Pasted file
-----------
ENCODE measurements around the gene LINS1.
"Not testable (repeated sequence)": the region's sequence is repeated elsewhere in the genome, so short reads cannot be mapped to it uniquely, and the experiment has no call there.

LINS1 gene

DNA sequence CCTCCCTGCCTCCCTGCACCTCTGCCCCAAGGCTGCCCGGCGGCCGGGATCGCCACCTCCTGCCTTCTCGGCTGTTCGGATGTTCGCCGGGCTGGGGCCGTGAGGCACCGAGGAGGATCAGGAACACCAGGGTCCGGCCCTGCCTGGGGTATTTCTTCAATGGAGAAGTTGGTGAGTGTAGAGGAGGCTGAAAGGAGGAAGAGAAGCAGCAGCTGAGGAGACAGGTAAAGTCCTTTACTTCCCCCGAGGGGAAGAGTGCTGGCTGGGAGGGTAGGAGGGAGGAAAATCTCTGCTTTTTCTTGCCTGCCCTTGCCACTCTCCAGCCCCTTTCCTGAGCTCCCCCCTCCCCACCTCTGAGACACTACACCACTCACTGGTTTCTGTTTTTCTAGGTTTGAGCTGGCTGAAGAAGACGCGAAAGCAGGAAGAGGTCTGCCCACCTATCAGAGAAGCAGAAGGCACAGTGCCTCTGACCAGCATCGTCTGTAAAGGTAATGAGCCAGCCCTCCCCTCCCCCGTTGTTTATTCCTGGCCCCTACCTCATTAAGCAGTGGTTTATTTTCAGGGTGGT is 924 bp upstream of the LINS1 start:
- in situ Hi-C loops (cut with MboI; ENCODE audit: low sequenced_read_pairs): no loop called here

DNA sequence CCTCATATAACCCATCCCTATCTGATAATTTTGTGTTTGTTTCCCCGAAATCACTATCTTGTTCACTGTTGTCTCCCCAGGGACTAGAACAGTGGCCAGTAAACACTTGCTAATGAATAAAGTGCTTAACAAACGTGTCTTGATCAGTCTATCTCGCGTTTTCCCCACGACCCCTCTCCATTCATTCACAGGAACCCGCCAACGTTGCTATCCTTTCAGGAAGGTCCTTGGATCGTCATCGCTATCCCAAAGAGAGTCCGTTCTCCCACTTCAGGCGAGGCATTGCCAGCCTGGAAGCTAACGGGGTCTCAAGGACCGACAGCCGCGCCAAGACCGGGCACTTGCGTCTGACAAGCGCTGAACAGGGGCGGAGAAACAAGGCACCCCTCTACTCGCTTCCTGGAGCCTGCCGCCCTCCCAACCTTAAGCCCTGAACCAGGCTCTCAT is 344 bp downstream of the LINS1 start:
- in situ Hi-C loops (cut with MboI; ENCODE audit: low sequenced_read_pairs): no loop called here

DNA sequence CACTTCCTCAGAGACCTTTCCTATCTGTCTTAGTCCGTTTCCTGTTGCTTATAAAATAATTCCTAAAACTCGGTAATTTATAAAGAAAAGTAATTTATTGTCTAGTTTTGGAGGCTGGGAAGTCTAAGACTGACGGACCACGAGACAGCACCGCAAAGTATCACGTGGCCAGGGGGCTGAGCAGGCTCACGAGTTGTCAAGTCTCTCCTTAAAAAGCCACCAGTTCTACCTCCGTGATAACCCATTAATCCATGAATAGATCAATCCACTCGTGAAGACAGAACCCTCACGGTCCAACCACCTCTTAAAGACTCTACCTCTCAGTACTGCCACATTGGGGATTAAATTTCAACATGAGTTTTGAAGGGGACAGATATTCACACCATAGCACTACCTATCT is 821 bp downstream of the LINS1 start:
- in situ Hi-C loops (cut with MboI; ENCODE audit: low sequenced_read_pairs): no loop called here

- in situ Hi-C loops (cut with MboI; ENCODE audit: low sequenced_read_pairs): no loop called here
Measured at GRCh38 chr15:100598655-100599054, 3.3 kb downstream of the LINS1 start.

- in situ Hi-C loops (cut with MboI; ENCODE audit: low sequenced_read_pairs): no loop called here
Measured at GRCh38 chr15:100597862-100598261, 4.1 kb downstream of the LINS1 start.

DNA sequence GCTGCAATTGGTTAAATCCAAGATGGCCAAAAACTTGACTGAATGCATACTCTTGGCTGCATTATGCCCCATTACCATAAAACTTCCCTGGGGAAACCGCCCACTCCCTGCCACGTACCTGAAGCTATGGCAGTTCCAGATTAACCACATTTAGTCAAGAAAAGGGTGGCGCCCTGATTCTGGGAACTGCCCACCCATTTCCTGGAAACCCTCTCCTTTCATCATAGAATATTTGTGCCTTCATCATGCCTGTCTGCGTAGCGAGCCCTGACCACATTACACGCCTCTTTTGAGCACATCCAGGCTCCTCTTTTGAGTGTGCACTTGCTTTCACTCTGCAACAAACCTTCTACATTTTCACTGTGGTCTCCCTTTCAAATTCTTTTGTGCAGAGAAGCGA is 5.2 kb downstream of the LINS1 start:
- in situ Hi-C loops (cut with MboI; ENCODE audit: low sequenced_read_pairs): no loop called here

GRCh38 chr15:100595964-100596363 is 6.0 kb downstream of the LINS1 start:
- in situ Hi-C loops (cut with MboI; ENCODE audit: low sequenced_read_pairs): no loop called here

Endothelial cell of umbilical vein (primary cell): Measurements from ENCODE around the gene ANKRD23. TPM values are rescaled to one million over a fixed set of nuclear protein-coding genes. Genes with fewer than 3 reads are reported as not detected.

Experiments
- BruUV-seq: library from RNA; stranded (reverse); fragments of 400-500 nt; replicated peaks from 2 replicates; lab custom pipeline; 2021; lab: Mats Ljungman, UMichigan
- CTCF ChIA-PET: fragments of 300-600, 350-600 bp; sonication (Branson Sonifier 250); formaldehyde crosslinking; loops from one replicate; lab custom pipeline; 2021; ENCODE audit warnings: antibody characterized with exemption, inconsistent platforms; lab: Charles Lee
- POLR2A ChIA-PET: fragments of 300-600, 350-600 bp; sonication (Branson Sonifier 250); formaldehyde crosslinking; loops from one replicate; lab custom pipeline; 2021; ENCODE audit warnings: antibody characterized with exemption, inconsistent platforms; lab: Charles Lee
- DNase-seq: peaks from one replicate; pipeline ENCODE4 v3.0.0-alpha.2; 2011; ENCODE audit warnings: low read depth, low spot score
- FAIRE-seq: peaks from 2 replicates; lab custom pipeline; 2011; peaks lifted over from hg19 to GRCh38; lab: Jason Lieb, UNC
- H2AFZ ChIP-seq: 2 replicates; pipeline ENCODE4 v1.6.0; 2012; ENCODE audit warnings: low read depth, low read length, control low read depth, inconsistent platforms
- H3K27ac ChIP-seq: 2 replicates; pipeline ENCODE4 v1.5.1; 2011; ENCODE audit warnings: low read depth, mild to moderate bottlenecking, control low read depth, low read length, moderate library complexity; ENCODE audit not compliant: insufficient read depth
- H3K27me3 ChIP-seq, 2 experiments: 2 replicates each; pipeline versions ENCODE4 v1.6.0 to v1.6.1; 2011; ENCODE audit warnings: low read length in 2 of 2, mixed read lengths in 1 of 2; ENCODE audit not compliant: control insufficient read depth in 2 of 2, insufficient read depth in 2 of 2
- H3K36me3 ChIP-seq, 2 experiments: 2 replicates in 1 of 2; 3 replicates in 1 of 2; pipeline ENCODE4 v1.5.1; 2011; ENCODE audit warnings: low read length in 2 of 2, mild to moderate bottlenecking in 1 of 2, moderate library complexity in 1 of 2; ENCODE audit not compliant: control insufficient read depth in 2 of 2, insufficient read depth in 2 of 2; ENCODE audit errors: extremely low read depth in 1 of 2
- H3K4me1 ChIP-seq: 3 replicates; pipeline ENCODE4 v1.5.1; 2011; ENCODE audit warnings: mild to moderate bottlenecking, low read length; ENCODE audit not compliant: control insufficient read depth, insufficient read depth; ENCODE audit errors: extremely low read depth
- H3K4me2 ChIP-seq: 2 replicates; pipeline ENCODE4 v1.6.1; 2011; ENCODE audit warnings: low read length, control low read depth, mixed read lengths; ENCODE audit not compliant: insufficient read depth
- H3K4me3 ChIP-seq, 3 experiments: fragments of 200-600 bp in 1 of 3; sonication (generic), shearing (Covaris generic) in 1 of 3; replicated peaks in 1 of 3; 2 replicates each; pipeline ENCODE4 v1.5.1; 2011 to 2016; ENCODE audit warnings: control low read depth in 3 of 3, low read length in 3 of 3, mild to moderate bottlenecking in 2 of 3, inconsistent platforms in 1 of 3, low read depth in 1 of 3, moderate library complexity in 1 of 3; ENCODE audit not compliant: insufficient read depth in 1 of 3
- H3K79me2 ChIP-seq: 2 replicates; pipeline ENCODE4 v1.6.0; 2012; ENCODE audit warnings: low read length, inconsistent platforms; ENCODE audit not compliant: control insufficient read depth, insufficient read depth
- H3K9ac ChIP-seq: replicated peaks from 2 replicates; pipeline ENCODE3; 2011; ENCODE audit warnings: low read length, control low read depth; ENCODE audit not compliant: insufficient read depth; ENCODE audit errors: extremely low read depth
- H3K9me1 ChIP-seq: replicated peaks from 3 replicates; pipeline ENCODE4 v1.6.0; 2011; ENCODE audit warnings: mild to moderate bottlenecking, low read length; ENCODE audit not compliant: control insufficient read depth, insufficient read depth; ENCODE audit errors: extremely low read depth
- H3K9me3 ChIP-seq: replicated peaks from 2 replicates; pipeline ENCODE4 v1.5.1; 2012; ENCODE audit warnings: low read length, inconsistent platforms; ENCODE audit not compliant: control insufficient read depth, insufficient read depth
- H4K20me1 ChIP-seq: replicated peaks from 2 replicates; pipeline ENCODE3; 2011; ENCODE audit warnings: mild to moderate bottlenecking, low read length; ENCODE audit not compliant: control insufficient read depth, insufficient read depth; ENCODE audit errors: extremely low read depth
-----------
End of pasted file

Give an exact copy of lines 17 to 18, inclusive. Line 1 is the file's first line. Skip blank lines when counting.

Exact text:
- in situ Hi-C loops (cut with MboI; ENCODE audit: low sequenced_read_pairs): no loop called here

Endothelial cell of umbilical vein (primary cell): Measurements from ENCODE around the gene ANKRD23. TPM values are rescaled to one million over a fixed set of nuclear protein-coding genes. Genes with fewer than 3 reads are reported as not detected.